When I was 10 years old, my mother remarried and she was able to reunite our family for the first time since I was a baby. My slightly older brother Dave and I had lived in foster homes together all those years. There we were at last, all under the same roof again, my wonderful mother, my not-so-wonderful alcoholic stepfather, my oldest brother, Jim, whom I barely knew, Dave and me. We lived in a tiny duplex that year that I entered the 4th grade at Chester Arthur School. My teacher Mrs. Engel had a rule that if the class was quiet and well-behaved, she would read aloud to us from 2:45 until 3:10 when it was time to go home. I took it upon myself to be the classroom enforcer and keep the other kids in line because I really wanted to hear that story. (Here’s where I first learned that I could influence people when coming from a positive place.)
Mrs. Engel was reading to us from The Secret Garden. Does anyone remember that classic children’s book? It was written by British author Frances Hodgson Burnett and first published in 1911. I loved being read to and I really loved this story about Continue Reading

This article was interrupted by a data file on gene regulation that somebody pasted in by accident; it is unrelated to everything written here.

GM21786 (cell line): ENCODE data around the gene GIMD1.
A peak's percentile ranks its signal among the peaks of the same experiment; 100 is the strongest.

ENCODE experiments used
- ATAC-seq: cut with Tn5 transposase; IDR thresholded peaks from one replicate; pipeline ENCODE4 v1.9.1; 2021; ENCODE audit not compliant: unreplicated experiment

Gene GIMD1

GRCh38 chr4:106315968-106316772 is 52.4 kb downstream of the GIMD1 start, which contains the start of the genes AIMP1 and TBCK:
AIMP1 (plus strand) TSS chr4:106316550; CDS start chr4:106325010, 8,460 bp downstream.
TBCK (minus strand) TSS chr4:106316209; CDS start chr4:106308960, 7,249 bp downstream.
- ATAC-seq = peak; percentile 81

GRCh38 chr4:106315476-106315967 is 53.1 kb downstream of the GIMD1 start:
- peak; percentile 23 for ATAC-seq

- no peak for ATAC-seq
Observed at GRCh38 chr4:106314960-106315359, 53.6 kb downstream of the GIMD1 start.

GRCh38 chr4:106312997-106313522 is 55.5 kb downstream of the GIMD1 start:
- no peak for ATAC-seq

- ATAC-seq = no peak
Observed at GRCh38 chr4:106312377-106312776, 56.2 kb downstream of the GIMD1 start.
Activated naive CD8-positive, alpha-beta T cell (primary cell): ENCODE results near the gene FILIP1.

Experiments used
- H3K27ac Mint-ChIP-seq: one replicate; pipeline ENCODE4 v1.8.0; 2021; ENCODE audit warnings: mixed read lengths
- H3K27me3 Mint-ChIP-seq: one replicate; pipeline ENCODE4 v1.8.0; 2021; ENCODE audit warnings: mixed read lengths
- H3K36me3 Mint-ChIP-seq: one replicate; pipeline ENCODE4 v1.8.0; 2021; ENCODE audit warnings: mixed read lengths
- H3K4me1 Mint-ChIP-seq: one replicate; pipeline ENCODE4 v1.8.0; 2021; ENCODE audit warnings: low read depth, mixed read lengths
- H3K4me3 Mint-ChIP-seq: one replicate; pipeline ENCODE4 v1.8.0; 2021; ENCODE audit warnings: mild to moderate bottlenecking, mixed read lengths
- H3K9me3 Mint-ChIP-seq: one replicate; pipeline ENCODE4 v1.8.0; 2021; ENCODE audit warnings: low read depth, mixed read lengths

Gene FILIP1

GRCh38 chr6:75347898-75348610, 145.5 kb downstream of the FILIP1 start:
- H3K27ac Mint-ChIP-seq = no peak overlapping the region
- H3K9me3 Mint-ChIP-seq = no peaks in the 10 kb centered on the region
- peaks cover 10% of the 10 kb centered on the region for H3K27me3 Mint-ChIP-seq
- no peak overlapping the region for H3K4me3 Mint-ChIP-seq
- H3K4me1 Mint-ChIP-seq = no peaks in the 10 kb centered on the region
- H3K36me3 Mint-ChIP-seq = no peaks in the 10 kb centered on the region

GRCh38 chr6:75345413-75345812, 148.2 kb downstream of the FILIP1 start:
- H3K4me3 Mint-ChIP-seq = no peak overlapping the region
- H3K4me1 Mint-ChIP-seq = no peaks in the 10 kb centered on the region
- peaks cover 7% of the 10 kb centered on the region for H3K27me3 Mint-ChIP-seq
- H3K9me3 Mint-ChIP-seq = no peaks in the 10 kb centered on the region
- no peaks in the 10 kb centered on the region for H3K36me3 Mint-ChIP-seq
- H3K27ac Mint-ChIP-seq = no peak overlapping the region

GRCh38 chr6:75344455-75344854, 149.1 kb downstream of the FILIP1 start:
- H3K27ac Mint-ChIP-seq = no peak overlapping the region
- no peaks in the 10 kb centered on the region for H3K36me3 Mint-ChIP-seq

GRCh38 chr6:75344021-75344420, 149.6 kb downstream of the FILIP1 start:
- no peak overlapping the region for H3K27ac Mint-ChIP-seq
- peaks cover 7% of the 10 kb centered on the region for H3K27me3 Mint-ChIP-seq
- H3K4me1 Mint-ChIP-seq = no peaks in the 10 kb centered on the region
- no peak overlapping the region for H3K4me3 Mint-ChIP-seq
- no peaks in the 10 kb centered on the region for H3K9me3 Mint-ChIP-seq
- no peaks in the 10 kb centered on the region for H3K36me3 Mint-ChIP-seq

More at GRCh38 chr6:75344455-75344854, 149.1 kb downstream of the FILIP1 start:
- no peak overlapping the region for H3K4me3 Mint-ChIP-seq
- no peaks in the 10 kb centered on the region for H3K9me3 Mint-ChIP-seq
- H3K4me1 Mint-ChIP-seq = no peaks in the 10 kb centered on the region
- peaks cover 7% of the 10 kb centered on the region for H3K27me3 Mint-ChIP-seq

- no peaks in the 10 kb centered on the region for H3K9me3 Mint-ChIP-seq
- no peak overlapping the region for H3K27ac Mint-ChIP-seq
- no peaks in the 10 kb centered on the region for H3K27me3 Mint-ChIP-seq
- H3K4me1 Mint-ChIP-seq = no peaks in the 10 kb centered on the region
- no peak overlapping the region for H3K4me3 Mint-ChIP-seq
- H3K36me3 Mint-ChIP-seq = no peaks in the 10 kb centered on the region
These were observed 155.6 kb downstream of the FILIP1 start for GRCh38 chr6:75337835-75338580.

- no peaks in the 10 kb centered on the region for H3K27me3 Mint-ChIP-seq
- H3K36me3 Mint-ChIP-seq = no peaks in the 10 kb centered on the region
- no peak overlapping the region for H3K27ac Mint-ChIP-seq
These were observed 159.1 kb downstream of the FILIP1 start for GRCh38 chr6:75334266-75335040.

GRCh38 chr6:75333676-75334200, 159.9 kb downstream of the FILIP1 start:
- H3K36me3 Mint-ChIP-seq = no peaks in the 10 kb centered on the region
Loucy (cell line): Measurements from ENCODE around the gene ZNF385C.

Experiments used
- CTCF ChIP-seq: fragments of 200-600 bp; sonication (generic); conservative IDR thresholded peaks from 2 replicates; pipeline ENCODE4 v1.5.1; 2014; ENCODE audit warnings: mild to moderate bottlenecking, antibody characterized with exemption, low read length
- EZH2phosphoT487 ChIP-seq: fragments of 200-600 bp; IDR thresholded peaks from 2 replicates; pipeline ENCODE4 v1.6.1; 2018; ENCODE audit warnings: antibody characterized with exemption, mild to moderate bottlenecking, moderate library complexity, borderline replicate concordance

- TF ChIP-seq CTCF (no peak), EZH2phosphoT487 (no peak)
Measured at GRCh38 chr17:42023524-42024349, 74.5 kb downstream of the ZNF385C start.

I always joke that my kids’ favorite holiday is Father’s Day. They love the way I celebrate the occasion by writing each of them a thank-you letter and a generous check. It’s my way of letting them know how much I appreciate the great pleasure and privilege of being their dad. I have eight children, with ages spanning more than 20 years. They have been powerful and important teachers in my life, always keeping me humble and grounded. Over the years, they have given some of my greatest material. If you have ever been to one of my speaking engagements, you’ve heard my stories about them and seen one or more of them on stage with me.